Apple joins protests at Arizona’s proposed anti-gay legislation: UPDATE

Madeleine Swain
26 February, 2014
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US television news outlets are reporting that the proposed pro discrimination laws being canvassed in Arizona in the US could see the state hit where it hurts most: in its wallet.

Apple is one of a host of major companies that have sent letters and made phones calls to Arizona’s Governor Jan Brewer. The conservative Republican (surely, something of a tautology?) governor is facing growing pressure over state legislation that would make it legal for companies to discriminate against gay men and lesbians on religious grounds.

The bill passed the statehouse last Thursday and as NBC News reports, “Opponents have called it ‘state-sanctioned discrimination’ and an embarrassment.”

Apple, which has long had a strong and steadfast record in the area of gay rights and anti-discrimination, is due to open its huge new sapphire glass manufacturing plant at Mesa in the state. The plant, announced last November, is expected to bring 2000 jobs to Arizona, while Apple also owns five retail stores in the state.

9to5Mac reports that Apple spokeswoman Kristin Hueget confirmed on Monday that the ”company had reached out to Brewer and urged a veto”.

American Airlines chief executive officer Doug Parker and the Marriott chain of hotels have also warned that an anti-gay law could be bad for business. Marriott made a statement noting the financial implications of such legislation. This measure “would have profound negative impacts on the hospitality industry on the Arizona and on the state’s overall economic climate for years to come,” (via NBC News).

While American Airlines also pointed out that apart from the moral question, Arizona should really be thinking about its economic well-being. The airline noted how deeply Arizona suffered during the recession and said: “Our economy thrives best when the doors of commerce are open to all. This bill sends the wrong message.”

The ever prolific social media broadcaster George Takei made his views known with his usual brevity and wit (whether or not he is the actual creator of the content, the opinions aired are doubtless his). At time of writing, the below post had 263,208 ‘likes’. (To put that in context, the population of Arizona is currently 6.553 million and rising, making it the 15th largest population in the US.)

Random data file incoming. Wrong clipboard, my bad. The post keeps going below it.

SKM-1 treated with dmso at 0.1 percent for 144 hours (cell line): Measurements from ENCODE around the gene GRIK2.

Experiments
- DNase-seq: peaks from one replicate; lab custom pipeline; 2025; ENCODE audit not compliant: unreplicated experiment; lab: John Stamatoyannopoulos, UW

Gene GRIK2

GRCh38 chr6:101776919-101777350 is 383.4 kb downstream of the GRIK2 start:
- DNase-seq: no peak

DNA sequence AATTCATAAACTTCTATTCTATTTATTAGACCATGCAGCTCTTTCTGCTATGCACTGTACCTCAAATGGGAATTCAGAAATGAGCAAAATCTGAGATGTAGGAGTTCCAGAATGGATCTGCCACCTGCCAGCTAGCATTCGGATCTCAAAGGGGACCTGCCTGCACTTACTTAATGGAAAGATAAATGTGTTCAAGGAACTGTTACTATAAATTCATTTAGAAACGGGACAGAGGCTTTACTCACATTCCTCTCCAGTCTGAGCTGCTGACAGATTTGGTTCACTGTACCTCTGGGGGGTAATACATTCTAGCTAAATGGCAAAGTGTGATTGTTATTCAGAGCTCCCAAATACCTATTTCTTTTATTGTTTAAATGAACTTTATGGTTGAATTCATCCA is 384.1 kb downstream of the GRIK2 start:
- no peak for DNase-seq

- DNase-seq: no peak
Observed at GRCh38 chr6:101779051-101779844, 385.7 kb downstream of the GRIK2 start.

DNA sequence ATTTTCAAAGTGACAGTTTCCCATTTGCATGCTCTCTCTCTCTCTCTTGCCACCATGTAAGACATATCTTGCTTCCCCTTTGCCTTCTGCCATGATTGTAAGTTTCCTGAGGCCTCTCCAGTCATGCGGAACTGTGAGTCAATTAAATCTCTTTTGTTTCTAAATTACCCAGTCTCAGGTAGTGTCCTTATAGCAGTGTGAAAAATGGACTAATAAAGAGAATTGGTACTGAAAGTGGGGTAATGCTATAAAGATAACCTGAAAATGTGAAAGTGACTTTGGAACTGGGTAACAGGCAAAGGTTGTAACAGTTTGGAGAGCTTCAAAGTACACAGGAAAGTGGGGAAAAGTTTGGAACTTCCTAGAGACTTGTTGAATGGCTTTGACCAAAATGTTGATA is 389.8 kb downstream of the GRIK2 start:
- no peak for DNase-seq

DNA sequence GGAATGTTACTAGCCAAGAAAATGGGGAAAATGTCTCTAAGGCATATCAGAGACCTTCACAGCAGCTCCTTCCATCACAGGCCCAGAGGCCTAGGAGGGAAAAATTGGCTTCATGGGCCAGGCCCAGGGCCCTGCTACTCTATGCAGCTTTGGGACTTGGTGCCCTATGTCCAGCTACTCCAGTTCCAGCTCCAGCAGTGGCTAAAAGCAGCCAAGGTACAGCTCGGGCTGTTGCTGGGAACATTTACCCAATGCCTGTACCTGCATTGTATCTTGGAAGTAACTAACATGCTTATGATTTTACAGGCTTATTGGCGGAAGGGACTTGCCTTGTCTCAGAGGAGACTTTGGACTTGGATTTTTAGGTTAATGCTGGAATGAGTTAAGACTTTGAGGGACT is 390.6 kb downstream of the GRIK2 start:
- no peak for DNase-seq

Can't really improve on George Takei's commentary ...

George Takei's Facebook message to the state of Arizona.


While it’s no great surprise that the happily out Takei is appalled by Arizona’s actions, even fellow Republics are wavering. Three of its state senators who originally voted for the bill have since had a change of heart, reports NBC News. The trio, state Senators Adam Driggs, Steve Pierce and Bob Worsley, sent a letter to Brewer that stated, “The proposal had been mistakenly approved in haste and had already caused ‘immeasurable harm’ to Arizona’s national image… While our sincere intent in voting for this bill was to create a shield for all citizens’ religious liberties, the bill has instead been mischaracterised by its opponents as a sword for religious intolerance.”

The bill passed the Senate 17 to 13 in a party line vote, but would have failed had Driggs, Pierce and Worsley voted against it in the first place.

The state’s two US senators, John McCain and Jeff Flake (proof that you can have not-so-conservative Republics, it seems) have also called for a veto of the legislation.

Here’s Senator McCain’s concise tweet regarding the issue:



Over the weekend Brewer said that she had “plenty of time” to make a decision on whether to go ahead or to veto the bill. That ‘plenty of time’ is actually until Friday. Which means two days for other companies and concerned individuals to follow Apple’s lead and point out all implications of such legislation.

If you’d like to share your opinions on the matter, you can email the Governor here or access phone and address details…


UPDATE 27.2.2014: The UK’s Guardian has announced that Governor Brewer has today vetoed the controversial bill, stating, “[It] could result in unintended and negative consequences” and that it “does not address a specific and present concern related to religious liberty in Arizona. I have not heard of one example in Arizona where a business owner’s religious liberty has been violated.

“I call them like I see them despite the cheers or the boos from the crowd. I took the necessary time to make the right decision, I met or spoke with my attorneys, lawmakers and citizens supporting and opposing this legislation.”

The news came only a couple of hours after a legal ruling in Texas that voided the state’s ban on gay marriage, The Guardian also reported, as it “did not comply with the US constitution and demeaned the dignity of gay people”.


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